As we begin building back better from the devastating COVID pandemic, I believe we must put the development of a distributed digital ID firmly at the heart of our recovery. A distributed digital ID has so many social and economic benefits. If we, collectively, in public/private collaboration, get this right, it will be such a boon for Britain.
After some ‘unfortunate’ false starts it certainly seems that digital ID is developing with some increase of pace from the UK Government and today (20 May 2021) in the House of Lords I have asked about the Government’s plans for a distributed digital identification protocol.
There’s nothing unlucky about 13, getting digital ID sorted could deliver 13% of otherwise unrealised GDP for the UK. An effective and trusted digital ID could also enable and empower individuals currently or potentially excluded from exercising citizen rights and basic financial services. In 2011, at our last census, 17% of UK citizens had no passport, digital ID could effortlessly get past this problem. Digital ID: no passport, no problem.
I am not alone in seeing the benefits. The Financial Conduct Authority (FCA) in a recent report noted that digital identity would be a great benefit to the greater adoption of Open Finance. The Kalifa Review of U.K. Fintech, published its report in February 2021, following a government commissioned independent review into the U.K. fintech sector, highlighted the need for a coalition on Digital ID to avoid misunderstanding and confusion about competing standards, a real risk right now.
I have been pushing for greater urgency on this issue for some time and put forward several amendments to the recent Financial Services Bill. My proposed amendment on digital ID would have required the Secretary of State, within six months of the passage of the bill to publish the government’s plans for the development and deployment of a distributed digital identification (“Digital ID”) for individuals and corporate entities in the financial services sector.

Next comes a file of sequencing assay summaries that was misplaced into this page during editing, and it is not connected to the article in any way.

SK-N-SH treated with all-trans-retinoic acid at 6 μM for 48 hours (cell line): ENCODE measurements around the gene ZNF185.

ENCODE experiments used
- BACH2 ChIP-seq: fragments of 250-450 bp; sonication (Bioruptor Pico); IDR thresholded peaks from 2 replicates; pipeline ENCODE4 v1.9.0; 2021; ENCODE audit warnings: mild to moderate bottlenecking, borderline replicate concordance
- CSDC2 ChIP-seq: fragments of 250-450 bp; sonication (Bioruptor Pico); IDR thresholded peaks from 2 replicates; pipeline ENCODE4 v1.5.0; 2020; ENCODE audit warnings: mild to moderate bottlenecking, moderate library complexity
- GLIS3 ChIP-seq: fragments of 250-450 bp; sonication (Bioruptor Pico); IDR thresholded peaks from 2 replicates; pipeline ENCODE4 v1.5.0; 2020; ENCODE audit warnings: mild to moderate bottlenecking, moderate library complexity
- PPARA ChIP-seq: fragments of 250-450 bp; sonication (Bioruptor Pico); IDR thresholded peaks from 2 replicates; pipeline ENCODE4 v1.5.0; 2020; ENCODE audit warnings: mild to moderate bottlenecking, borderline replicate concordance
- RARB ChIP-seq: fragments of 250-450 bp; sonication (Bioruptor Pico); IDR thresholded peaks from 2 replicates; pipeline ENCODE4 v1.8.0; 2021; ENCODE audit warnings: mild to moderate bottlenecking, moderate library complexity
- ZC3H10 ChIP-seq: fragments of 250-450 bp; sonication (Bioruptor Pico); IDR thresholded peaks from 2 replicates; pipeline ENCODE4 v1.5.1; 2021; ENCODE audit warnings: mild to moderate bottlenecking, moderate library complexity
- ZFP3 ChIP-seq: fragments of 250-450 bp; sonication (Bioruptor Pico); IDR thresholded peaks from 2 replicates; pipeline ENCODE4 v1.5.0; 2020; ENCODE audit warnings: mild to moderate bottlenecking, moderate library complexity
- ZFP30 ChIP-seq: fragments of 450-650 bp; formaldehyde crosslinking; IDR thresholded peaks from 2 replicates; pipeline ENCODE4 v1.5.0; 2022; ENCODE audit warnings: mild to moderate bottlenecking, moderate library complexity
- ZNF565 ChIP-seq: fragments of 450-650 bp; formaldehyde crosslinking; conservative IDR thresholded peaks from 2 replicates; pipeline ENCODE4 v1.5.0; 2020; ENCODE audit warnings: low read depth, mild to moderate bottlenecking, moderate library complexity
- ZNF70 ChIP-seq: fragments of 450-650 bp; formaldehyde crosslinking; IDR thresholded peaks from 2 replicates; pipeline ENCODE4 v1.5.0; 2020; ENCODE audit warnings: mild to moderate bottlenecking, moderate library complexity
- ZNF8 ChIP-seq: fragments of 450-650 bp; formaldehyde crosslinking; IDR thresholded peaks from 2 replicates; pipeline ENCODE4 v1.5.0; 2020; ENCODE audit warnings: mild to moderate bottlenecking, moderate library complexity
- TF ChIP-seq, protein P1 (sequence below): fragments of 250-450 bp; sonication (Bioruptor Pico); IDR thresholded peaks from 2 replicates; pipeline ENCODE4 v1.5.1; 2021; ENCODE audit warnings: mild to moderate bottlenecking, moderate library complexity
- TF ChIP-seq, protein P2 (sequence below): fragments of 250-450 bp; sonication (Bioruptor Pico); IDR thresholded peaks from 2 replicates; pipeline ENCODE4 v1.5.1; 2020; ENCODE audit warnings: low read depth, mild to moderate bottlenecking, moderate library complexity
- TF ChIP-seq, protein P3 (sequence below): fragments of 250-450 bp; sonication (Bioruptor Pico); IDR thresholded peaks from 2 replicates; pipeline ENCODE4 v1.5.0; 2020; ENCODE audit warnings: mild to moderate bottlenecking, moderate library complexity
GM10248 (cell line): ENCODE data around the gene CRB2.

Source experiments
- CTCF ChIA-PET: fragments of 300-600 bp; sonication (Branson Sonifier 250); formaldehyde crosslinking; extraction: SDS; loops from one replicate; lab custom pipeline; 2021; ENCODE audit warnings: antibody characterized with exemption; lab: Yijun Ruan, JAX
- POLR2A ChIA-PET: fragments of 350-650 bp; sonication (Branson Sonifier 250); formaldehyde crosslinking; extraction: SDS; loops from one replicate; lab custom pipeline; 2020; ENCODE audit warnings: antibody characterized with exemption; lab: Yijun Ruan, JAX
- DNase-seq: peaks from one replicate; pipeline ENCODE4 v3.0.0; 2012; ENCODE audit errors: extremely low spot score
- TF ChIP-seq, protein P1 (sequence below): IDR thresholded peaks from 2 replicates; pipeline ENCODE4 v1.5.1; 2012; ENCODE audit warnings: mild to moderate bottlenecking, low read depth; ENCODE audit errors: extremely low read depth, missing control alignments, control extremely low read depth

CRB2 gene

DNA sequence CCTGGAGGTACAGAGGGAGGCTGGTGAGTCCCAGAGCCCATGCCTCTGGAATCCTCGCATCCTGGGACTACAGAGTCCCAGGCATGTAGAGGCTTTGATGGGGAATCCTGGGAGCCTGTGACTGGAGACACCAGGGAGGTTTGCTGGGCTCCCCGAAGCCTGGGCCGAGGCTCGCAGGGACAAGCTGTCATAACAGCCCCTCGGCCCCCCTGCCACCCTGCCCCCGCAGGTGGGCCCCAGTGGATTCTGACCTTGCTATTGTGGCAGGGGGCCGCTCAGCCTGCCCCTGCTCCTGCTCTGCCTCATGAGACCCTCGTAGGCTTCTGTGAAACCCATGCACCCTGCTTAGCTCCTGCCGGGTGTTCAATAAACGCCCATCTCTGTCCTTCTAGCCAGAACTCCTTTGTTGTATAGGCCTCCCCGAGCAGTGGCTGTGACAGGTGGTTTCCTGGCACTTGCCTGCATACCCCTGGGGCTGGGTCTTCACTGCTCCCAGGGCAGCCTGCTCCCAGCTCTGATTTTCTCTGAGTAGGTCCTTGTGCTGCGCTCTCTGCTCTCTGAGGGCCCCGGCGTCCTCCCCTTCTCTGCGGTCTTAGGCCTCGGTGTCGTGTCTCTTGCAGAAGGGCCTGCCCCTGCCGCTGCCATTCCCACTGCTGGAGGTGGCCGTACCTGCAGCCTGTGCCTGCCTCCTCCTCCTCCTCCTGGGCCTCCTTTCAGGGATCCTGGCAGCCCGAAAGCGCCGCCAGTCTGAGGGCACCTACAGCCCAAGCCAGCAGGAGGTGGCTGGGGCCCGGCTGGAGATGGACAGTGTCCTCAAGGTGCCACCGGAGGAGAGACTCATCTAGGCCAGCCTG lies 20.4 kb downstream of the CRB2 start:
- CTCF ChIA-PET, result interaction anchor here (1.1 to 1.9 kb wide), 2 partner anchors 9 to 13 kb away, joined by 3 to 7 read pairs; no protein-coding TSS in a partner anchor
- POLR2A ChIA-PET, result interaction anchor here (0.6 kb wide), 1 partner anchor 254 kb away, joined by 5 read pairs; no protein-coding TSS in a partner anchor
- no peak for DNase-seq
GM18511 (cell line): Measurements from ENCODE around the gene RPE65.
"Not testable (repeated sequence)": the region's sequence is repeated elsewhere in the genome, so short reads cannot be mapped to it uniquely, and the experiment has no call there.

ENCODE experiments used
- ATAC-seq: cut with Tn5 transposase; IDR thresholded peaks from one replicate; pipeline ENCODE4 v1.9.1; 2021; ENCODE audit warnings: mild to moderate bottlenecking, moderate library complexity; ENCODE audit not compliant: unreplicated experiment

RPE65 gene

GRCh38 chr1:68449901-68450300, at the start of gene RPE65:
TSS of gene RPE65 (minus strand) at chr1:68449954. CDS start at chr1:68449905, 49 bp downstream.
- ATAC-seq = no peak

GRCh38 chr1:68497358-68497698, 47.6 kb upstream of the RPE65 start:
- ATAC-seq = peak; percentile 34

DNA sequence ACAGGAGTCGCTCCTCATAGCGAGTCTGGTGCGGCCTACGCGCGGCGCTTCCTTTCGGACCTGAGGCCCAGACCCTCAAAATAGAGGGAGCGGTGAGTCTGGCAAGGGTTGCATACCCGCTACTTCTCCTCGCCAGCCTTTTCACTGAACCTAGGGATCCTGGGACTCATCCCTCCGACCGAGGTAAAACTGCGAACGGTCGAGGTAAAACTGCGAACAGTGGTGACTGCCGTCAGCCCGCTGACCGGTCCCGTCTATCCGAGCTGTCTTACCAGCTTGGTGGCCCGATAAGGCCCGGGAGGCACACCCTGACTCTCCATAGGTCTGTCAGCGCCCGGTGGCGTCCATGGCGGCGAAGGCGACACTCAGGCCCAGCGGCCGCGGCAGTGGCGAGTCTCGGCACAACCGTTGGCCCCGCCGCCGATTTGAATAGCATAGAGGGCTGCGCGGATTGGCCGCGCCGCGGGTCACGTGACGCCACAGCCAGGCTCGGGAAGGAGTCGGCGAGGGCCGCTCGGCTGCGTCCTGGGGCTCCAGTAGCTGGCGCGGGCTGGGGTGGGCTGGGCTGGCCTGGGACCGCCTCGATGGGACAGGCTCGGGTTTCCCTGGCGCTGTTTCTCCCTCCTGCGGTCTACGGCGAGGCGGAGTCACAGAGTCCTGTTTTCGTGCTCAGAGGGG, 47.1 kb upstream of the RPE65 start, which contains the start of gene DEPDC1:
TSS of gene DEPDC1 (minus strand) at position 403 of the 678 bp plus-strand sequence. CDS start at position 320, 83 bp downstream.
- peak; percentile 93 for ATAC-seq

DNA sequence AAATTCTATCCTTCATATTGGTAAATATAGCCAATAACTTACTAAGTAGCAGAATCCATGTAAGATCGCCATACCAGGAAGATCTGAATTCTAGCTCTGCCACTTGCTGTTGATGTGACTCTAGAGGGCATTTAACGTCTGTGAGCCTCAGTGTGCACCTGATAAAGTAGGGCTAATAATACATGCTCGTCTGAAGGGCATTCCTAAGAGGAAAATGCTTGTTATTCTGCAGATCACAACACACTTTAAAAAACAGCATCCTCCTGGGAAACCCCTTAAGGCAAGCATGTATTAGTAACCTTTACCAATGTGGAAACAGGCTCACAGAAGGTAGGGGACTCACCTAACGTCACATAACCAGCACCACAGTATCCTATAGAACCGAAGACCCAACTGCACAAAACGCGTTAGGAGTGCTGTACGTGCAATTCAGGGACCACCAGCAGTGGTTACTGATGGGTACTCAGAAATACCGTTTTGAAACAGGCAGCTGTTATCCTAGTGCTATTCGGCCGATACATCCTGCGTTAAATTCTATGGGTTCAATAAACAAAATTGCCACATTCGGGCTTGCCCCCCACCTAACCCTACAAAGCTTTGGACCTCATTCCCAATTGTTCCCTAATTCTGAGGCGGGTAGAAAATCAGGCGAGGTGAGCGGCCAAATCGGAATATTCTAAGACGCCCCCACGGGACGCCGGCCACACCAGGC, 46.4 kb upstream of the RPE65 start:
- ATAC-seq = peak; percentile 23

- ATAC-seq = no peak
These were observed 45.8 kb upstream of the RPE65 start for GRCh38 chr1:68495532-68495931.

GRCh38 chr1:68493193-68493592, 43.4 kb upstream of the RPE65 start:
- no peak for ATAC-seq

Further, the amendment stated that such ID must be scalable, flexible, and inclusive, capable of deployment and take-up across the entire UK, and capable of adapting to change – not least in new technologies such as quantum computing. By inclusive I mean not just inclusion concerning protected characteristics as set out in equality legislation, but wider – a guarantee that a digital ID will enable and empower everyone across the piece.
The twelve guiding principles of self-sovereign identity [SSI] help to explain how a distributed digital ID could work in all our interests; secure, decentralised, transparent, embedding equity and inclusion and protecting our privacy. A practical, functional solution. And in terms of effective operation, just one word: interoperability. Worth restating though, as it is so critical to success: interoperability, interoperability, interoperability.
Finally, the amendment required the Secretary of State to undertake a public engagement campaign around digital IDs to raise awareness and participation in the process. Why should any of us feel anything other than antipathy and scepticism if something is put forward which we have had nothing to do with, heard anything about or been able to influence, interrogate or even see close up?
We must all be part of this: the discussion, the journey, the design, and the deployment. A public debate, engaging, enquiring, critiquing. Just as our personal data, through an effectively delivered digital ID would have our ID in our hands, so it is with the opportunity itself. Distributed digital ID, it’s not an inevitability. Thankfully, at last, it’s currently somewhat more than just a distant dream and I look forward to hearing from the Minister today on what more can be done to accelerate the process.
Lord Chris Holmes is Vice Chair of the Parliamentary Groups on: FinTech, AI, Block Chain and 4IR. He is a member of the Lords Science and Technology Select Committee and has been a member of Select Committees on: Digital Skills, Social Mobility, Financial Inclusion, AI, Intergenerational Fairness and, last year, Democracy and Digital Technologies. He also authored a report on ‘Distributed Ledger Technology for public good: leadership, collaboration, innovation.’